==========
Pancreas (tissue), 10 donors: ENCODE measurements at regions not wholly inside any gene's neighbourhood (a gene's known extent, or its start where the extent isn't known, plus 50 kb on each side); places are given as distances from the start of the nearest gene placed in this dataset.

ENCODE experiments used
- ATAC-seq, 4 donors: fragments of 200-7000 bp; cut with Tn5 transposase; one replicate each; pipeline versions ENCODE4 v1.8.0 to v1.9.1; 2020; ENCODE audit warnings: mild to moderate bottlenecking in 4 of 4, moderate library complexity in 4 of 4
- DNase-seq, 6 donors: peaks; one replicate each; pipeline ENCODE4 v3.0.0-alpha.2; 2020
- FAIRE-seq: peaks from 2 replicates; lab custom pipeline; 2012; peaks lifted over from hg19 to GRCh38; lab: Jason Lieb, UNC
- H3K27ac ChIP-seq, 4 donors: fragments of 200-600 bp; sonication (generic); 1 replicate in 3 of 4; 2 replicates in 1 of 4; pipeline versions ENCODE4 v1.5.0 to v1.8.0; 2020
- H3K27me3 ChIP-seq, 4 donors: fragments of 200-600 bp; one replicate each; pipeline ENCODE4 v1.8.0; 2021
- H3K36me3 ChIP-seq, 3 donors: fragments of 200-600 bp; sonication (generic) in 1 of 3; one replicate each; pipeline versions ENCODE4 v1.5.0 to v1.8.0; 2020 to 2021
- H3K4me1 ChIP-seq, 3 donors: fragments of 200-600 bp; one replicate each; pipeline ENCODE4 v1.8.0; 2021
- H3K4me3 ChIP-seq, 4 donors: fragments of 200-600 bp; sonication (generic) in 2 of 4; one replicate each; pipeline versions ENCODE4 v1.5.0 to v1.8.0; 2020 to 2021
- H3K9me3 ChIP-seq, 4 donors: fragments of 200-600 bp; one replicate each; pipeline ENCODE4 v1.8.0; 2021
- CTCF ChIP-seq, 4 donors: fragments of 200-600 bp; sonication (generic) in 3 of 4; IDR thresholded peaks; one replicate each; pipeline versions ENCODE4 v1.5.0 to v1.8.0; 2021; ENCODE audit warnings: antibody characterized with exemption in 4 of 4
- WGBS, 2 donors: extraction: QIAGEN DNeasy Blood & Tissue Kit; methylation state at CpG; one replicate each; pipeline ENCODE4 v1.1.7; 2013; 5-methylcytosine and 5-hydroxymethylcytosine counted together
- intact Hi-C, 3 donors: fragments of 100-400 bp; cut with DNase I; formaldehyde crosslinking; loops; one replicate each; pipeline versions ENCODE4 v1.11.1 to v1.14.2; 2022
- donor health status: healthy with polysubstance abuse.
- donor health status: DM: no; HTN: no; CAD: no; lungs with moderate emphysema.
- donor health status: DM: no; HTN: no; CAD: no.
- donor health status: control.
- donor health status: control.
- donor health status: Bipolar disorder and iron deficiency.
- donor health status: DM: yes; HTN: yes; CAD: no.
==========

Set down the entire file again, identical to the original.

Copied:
Pancreas (tissue), 10 donors: ENCODE measurements at regions not wholly inside any gene's neighbourhood (a gene's known extent, or its start where the extent isn't known, plus 50 kb on each side); places are given as distances from the start of the nearest gene placed in this dataset.

ENCODE experiments used
- ATAC-seq, 4 donors: fragments of 200-7000 bp; cut with Tn5 transposase; one replicate each; pipeline versions ENCODE4 v1.8.0 to v1.9.1; 2020; ENCODE audit warnings: mild to moderate bottlenecking in 4 of 4, moderate library complexity in 4 of 4
- DNase-seq, 6 donors: peaks; one replicate each; pipeline ENCODE4 v3.0.0-alpha.2; 2020
- FAIRE-seq: peaks from 2 replicates; lab custom pipeline; 2012; peaks lifted over from hg19 to GRCh38; lab: Jason Lieb, UNC
- H3K27ac ChIP-seq, 4 donors: fragments of 200-600 bp; sonication (generic); 1 replicate in 3 of 4; 2 replicates in 1 of 4; pipeline versions ENCODE4 v1.5.0 to v1.8.0; 2020
- H3K27me3 ChIP-seq, 4 donors: fragments of 200-600 bp; one replicate each; pipeline ENCODE4 v1.8.0; 2021
- H3K36me3 ChIP-seq, 3 donors: fragments of 200-600 bp; sonication (generic) in 1 of 3; one replicate each; pipeline versions ENCODE4 v1.5.0 to v1.8.0; 2020 to 2021
- H3K4me1 ChIP-seq, 3 donors: fragments of 200-600 bp; one replicate each; pipeline ENCODE4 v1.8.0; 2021
- H3K4me3 ChIP-seq, 4 donors: fragments of 200-600 bp; sonication (generic) in 2 of 4; one replicate each; pipeline versions ENCODE4 v1.5.0 to v1.8.0; 2020 to 2021
- H3K9me3 ChIP-seq, 4 donors: fragments of 200-600 bp; one replicate each; pipeline ENCODE4 v1.8.0; 2021
- CTCF ChIP-seq, 4 donors: fragments of 200-600 bp; sonication (generic) in 3 of 4; IDR thresholded peaks; one replicate each; pipeline versions ENCODE4 v1.5.0 to v1.8.0; 2021; ENCODE audit warnings: antibody characterized with exemption in 4 of 4
- WGBS, 2 donors: extraction: QIAGEN DNeasy Blood & Tissue Kit; methylation state at CpG; one replicate each; pipeline ENCODE4 v1.1.7; 2013; 5-methylcytosine and 5-hydroxymethylcytosine counted together
- intact Hi-C, 3 donors: fragments of 100-400 bp; cut with DNase I; formaldehyde crosslinking; loops; one replicate each; pipeline versions ENCODE4 v1.11.1 to v1.14.2; 2022
- donor health status: healthy with polysubstance abuse.
- donor health status: DM: no; HTN: no; CAD: no; lungs with moderate emphysema.
- donor health status: DM: no; HTN: no; CAD: no.
- donor health status: control.
- donor health status: control.
- donor health status: Bipolar disorder and iron deficiency.
- donor health status: DM: yes; HTN: yes; CAD: no.